- Asthma—Use with caution. May make this condition worse.
Proper use of azelaic acid
It is very important that you use azelaic acid only as directed. Do not use more of it, do not use it more often, and do not use it for a longer time than your doctor ordered. To do so may cause your skin to become irritated.
Azelaic acid is for use only on the skin. Do not get it in your eyes, nose, mouth, or vagina. If it does get on these areas, rinse it off with water and check with your doctor right away.
To help clear up your acne or rosacea completely, it is very important that you keep using azelaic acid for the full treatment time. Do not miss any doses.
Avoid using alcoholic cleansers, tinctures and astringents, or abrasives and peeling agents with the foam or gel to prevent extra skin irritation.
Avoid eating spicy foods, thermally hot foods and drinks (eg, hot coffee, tea), and alcoholic beverages while you are using the gel.
The foam is flammable. Avoid fire, flame, and smoking when you apply the medicine and right after it is applied.
To use the cream, foam, or gel:
- Wash your hands with soap and water before and after using azelaic acid.
- Before applying, wash the affected area of your skin with water and a mild soap or a cleansing lotion that does not contain soap. Rinse well and pat dry.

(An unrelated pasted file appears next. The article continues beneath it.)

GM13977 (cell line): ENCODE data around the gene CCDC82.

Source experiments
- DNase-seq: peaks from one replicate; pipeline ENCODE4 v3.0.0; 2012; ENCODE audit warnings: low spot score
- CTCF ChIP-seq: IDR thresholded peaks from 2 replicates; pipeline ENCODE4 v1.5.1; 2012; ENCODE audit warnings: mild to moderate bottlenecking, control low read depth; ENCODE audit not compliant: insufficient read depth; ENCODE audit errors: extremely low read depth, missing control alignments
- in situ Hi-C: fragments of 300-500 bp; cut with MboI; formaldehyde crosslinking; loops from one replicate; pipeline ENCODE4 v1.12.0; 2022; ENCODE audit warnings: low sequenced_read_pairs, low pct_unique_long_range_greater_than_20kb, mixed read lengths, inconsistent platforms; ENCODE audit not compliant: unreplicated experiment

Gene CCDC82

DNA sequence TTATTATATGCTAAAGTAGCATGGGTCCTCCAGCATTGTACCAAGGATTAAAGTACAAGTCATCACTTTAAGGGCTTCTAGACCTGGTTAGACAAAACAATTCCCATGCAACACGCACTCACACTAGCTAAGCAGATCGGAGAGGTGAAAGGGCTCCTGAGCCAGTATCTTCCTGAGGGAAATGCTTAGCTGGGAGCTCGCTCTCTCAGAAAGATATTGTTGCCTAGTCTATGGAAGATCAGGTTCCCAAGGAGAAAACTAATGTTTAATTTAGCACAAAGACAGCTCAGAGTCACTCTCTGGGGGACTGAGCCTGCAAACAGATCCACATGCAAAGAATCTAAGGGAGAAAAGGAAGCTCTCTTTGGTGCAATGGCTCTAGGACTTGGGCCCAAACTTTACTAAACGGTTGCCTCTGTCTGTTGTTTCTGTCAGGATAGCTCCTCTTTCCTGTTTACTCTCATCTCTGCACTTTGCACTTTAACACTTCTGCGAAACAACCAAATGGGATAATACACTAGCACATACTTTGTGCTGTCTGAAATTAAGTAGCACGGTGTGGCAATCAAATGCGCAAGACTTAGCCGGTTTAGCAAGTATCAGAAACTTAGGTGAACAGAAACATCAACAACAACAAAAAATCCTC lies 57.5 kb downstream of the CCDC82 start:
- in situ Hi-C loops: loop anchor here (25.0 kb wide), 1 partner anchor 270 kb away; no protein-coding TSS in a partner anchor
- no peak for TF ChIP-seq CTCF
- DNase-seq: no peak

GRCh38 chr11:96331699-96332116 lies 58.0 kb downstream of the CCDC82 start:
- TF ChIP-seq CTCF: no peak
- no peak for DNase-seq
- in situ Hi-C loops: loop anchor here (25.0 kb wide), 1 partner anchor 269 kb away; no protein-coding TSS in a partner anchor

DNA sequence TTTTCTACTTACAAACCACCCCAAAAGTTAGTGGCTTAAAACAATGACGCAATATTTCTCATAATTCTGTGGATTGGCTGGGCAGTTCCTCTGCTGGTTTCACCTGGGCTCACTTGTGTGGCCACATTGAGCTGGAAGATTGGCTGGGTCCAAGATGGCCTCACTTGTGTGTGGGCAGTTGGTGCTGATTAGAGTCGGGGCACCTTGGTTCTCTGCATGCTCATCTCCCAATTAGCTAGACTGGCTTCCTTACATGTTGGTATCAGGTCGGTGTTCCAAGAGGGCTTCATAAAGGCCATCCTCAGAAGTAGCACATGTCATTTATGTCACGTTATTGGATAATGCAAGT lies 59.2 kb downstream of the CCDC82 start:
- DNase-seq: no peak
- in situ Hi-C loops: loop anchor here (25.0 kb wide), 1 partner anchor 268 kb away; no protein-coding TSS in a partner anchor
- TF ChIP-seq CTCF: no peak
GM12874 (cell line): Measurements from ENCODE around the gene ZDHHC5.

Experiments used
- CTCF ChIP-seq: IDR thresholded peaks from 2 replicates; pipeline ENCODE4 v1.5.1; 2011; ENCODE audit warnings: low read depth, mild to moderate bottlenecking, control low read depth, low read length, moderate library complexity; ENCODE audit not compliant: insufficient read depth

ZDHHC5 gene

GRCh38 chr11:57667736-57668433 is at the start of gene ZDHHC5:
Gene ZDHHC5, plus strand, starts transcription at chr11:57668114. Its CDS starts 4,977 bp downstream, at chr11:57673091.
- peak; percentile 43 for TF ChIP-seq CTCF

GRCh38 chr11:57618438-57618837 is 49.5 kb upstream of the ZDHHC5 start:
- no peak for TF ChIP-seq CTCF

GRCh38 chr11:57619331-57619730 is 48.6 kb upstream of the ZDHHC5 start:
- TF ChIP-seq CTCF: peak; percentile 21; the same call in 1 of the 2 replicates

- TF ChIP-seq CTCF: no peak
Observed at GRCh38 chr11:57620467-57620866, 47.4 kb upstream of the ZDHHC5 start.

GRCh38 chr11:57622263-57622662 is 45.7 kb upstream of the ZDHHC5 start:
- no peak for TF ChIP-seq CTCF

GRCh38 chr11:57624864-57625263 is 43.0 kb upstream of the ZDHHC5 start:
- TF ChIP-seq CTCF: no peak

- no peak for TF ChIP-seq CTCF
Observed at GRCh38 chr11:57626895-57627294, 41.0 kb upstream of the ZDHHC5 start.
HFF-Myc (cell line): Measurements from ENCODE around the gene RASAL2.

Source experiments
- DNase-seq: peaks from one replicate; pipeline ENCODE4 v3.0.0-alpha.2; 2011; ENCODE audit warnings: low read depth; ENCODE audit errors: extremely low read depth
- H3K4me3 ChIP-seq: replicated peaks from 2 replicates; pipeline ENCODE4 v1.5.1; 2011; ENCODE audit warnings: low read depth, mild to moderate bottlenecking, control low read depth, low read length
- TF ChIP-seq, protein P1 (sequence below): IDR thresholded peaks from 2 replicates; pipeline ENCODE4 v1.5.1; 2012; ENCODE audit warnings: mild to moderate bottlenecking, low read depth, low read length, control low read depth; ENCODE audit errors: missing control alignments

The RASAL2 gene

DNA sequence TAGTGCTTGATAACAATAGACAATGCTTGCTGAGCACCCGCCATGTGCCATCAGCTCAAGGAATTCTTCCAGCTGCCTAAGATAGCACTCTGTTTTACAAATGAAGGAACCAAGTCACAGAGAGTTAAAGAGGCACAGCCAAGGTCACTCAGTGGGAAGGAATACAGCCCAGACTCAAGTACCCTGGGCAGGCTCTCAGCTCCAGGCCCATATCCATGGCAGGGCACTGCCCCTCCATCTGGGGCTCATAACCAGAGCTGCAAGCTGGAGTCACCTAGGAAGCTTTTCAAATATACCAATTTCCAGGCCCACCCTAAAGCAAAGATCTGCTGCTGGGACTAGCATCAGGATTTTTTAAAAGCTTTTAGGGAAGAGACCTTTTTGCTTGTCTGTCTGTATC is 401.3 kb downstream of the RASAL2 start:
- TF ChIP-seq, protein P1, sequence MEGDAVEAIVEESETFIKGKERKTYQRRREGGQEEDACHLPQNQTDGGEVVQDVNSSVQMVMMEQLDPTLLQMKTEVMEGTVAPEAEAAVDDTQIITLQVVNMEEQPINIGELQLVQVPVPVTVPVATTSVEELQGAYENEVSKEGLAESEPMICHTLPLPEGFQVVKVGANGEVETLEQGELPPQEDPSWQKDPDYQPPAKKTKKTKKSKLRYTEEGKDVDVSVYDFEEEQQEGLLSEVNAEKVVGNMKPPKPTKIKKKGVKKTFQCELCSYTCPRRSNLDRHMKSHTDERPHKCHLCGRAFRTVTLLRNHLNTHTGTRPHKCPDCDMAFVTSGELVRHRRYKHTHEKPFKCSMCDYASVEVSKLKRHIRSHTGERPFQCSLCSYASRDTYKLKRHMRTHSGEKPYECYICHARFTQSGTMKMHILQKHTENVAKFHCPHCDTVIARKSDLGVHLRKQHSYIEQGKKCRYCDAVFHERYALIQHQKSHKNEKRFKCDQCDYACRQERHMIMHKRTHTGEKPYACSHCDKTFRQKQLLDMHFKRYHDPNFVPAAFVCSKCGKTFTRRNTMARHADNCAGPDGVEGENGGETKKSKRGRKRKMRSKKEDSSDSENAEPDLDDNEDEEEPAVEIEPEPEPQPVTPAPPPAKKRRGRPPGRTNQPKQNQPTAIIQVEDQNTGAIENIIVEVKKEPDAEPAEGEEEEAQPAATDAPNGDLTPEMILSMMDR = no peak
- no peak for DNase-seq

- Shake the foam can well before using.
- Apply a small amount of the medicine to each affected area and gently rub it in.
- You may apply cosmetics after the foam or gel has dried.
- Do not bandage or otherwise wrap the skin being treated unless directed to do so by your doctor.
The dose of azelaic acid will be different for different patients. Follow your doctor's orders or the directions on the label. The following information includes only the average doses of azelaic acid. If your dose is different, do not change it unless your doctor tells you to do so.
The amount of medicine that you take depends on the strength of the medicine. Also, the number of doses you take each day, the time allowed between doses, and the length of time you take the medicine depend on the medical problem for which you are using the medicine.
- For topical dosage form (cream):
- For acne:
- Adults and children 12 years of age and older—Apply a thin layer to the affected area(s) two times a day, in the morning and evening.
- Children younger than 12 years—Use and dose must be determined by your doctor.
- For acne:
- For topical dosage forms (foam, gel):
- For mild to moderate rosacea:
- Adults—Apply a thin layer to the affected area(s) two times a day, in the morning and evening.
- Children—Use and dose must be determined by your doctor.
- For mild to moderate rosacea:
If you miss a dose of azelaic acid, apply it as soon as possible. However, if it is almost time for your next dose, skip the missed dose and go back to your regular dosing schedule.
Keep out of the reach of children.
Do not keep outdated medicine or medicine no longer needed.
Ask your healthcare professional how you should dispose of any medicine you do not use.
Store the medicine in a closed container at room temperature, away from heat, moisture, and direct light. Keep from freezing.